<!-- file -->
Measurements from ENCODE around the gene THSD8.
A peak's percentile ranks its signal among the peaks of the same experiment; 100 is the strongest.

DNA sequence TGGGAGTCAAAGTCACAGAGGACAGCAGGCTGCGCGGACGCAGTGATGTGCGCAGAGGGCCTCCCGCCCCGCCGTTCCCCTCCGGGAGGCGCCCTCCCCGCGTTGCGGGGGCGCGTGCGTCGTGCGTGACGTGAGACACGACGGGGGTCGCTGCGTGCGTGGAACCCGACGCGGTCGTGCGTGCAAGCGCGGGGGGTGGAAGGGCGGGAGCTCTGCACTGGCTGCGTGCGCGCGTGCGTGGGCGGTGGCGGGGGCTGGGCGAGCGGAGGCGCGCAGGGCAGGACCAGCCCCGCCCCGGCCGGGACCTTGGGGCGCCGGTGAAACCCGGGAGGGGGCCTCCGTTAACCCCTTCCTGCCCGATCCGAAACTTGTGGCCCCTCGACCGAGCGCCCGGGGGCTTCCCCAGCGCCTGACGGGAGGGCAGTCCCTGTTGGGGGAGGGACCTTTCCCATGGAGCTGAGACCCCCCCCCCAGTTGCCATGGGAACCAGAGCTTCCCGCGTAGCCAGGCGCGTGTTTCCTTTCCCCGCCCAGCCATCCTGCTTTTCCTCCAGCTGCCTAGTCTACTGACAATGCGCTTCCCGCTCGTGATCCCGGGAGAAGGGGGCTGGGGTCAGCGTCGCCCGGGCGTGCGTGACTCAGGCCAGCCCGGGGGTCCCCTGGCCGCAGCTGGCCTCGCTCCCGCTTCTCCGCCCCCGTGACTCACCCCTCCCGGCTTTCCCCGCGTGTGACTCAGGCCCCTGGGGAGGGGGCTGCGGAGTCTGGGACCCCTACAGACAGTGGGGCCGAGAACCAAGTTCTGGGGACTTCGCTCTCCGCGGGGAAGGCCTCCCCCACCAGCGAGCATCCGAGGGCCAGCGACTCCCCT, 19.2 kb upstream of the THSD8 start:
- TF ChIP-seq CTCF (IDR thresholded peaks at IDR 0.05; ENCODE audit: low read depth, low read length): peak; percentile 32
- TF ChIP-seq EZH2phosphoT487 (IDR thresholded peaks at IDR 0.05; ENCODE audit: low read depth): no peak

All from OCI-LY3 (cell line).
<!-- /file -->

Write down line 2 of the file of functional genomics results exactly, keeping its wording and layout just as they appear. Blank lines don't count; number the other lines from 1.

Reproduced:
A peak's percentile ranks its signal among the peaks of the same experiment; 100 is the strongest.